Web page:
Thursday, February 28, 2013

Review: The Adventures of Stanley Delacourt

The Adventures of Stanley Delacourt (Hartlandia, #1)Title: The Adventures of Stanley Delacourt
Series: Hartlandia #1
Author: Ilana Waters
Publisher: Self Published
Published: August 10, 2012
Genre: Children's-Middle Grade
Format: Kindle
Pages: 244
Source: Received from author
Read:  February 23-25, 2013
In A Few Words: Questions authority
My Rating: 4 Stars

Goodreads Synopsis:
Ten-year-old Stanley Delacourt loves his quiet life in the peaceful village of Meadowwood. At least, he does until his best friend is killed. Then the town library—where Stanley lives and works—is burned to the ground. The individuals responsible for both tragedies are a nasty group of soldiers. They work for the kingdom’s new leader, Christopher Siren. With the grown-ups too fearful to take action, Stanley vows to confront Siren. He plans to get answers and demand justice. Little does he know that his journey will involve sword-wielding knights, kidnapper fairies, and dark magic.

Stanley has only two allies back home: a witch named Meredith, and a young apothecary called Sophie. Can they help him discover the reason behind Siren’s crimes and end this terrible reign? Or is Stanley set to become the next victim in the tyrant’s evil plot?

Melissa's Musings:

This is a great adventure story. It begins with Stanley's work in the library, so I was instantly hooked, just based on that alone. There aren't enough stories that prominently feature libraries, so this was such a refreshing change.

The setting and language of the story is wonderful. It's easygoing, and comfortable. As I read I was immediately able to fall into Meadowood and imagine myself there, right along with the characters. The setting seemed like a mix of olden times (think medieval times) and more modern times.

The story starts out simply enough, Stanley, Sophie and Will enjoying a boat race together and a festival, but you can tell that there's something going on by the odd soldiers milling around. Then, when Will is killed after being out after "curfew" and then the library is burned down, Stanley knows he has to do something. He sets off on a quest to find out who the new ruler in place, Christopher Siren is, and what happened to the old king and queen. 

He faces a lot of trials and tribulations along the way. He also runs into all different kinds of magical creatures. There are subtle elements of magic throughout the story, right down to the very boots that Stanley is wearing. There's talk of vampires and vampire wars, witches, fairies, and much more.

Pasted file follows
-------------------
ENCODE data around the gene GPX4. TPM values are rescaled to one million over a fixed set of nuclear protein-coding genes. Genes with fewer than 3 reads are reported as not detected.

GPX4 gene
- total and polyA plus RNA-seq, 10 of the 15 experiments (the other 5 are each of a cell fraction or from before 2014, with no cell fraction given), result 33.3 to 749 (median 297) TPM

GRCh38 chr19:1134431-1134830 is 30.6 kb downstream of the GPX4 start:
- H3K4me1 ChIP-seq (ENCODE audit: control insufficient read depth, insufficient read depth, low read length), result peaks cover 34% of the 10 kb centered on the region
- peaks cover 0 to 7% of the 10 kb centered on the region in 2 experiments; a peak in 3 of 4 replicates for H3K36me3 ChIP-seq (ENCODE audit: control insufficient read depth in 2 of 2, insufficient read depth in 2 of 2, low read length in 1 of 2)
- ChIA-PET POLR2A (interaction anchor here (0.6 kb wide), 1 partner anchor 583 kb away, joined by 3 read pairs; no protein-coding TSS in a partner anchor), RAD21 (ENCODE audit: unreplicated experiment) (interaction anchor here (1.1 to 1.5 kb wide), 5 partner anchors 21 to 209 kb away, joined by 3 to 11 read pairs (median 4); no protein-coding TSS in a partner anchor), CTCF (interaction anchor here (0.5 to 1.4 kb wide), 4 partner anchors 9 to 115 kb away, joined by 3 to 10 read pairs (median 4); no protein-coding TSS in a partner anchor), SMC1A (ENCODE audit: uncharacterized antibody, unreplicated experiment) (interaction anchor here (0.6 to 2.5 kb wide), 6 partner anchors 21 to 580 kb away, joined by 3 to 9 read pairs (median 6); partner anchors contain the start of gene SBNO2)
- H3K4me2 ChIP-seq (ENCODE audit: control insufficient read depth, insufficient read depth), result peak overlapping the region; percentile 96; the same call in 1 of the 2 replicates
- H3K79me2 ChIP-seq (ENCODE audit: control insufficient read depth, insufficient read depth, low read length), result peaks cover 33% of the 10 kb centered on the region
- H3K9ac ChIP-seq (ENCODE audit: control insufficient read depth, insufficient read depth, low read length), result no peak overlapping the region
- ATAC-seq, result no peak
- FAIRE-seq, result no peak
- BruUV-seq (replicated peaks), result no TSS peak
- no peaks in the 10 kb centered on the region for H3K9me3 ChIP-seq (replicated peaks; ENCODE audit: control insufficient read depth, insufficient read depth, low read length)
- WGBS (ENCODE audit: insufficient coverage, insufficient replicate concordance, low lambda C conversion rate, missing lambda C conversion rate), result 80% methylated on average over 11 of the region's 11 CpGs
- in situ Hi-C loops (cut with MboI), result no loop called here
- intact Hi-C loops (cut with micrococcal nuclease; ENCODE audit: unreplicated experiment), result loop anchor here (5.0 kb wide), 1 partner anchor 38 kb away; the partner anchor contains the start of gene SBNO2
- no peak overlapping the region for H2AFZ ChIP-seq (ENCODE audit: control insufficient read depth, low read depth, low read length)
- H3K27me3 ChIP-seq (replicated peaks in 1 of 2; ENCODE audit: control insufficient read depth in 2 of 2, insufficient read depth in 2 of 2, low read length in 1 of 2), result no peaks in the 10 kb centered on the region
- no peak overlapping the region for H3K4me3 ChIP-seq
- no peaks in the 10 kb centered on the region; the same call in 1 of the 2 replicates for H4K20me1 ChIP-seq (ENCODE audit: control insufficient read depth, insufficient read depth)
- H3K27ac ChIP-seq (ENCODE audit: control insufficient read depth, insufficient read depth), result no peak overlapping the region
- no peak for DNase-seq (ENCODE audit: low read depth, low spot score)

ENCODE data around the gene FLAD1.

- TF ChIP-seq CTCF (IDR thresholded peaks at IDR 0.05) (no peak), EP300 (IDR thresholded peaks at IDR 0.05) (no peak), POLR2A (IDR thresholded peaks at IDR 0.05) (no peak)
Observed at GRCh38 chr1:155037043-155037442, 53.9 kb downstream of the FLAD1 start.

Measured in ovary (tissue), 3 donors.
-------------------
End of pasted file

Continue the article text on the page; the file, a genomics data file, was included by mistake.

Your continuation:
The magical element is perfect. It's done with just enough detail to keep the reader interested, but not so much as to overwhelm them. Sophie finding out she is a witch is also very fitting, given that she already has a job as an apothecary, and likes to write poems, it seems quite the natural fit that she becomes a witch. I particularly enjoyed the spin of her spells coming to her in her sleep, and her thinking of them more as poems than anything.

As Stanley gets further on in his journey, he is kidnapped and forced to work in one of Siren's factories, where several kids are nothing more than glorified paper pushers. Literally, they put papers into boxes. And they don't question it. They don't want anything more for themselves but to earn shiny metal discs and the promise of a better position if they earn enough of them.

At first Stanley tries to resist this, and tries to ask the others about their dreams, and whether they know that they are being forced to do these things for nothing, and give up on what they really believe in. But after an incident he too becomes numb and just goes along. You later find out that Hartlandia is under a spell. I thought this was a great way to demonstrate the fact that children should learn and think for themselves. They should question authority and not just do everything they are told. The story also demonstrates how easy it can be for kids to just forget about their dreams and "go along" if they are restricted enough.

This story is the perfect combination of magic, adventure, friendship, and the trials and tribulations of growing up. I can't wait to see what comes next in Stanley's adventure. I'd recommend this to lovers of magic, libraries, and easygoing characters/settings.


Ilana Waters said...

Thank you so much, Melissa, for having me on your blog. I'm overjoyed you liked my story! Your kind words mean so much. Look for the publication of Book II of Hartlandia later this year--and more of Stanley and Sophie's adventures!

Melissas Midnight Musings said...

Thank you again, Ilana, for the chance to read this. I'm looking forward to Book II!